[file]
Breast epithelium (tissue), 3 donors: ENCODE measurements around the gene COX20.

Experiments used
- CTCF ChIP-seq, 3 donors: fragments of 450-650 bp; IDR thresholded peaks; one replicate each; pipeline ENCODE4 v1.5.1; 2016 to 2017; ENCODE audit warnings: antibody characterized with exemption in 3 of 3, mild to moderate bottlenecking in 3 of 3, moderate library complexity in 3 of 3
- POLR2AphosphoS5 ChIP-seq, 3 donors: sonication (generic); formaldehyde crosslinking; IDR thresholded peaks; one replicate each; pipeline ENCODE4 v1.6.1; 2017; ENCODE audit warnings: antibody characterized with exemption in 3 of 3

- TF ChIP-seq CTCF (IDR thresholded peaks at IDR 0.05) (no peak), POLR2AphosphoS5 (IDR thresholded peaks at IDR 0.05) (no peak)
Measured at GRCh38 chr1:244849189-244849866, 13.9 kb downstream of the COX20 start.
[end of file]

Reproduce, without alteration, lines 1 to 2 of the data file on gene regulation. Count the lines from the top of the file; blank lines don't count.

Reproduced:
Breast epithelium (tissue), 3 donors: ENCODE measurements around the gene COX20.

Experiments used